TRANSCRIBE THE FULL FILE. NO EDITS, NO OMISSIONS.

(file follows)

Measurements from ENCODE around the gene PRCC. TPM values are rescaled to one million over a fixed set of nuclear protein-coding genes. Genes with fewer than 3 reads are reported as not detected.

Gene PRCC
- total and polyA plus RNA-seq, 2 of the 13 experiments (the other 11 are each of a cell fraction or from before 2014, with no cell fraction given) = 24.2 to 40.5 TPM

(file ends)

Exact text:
Measurements from ENCODE around the gene PRCC. TPM values are rescaled to one million over a fixed set of nuclear protein-coding genes. Genes with fewer than 3 reads are reported as not detected.

Gene PRCC
- total and polyA plus RNA-seq, 2 of the 13 experiments (the other 11 are each of a cell fraction or from before 2014, with no cell fraction given) = 24.2 to 40.5 TPM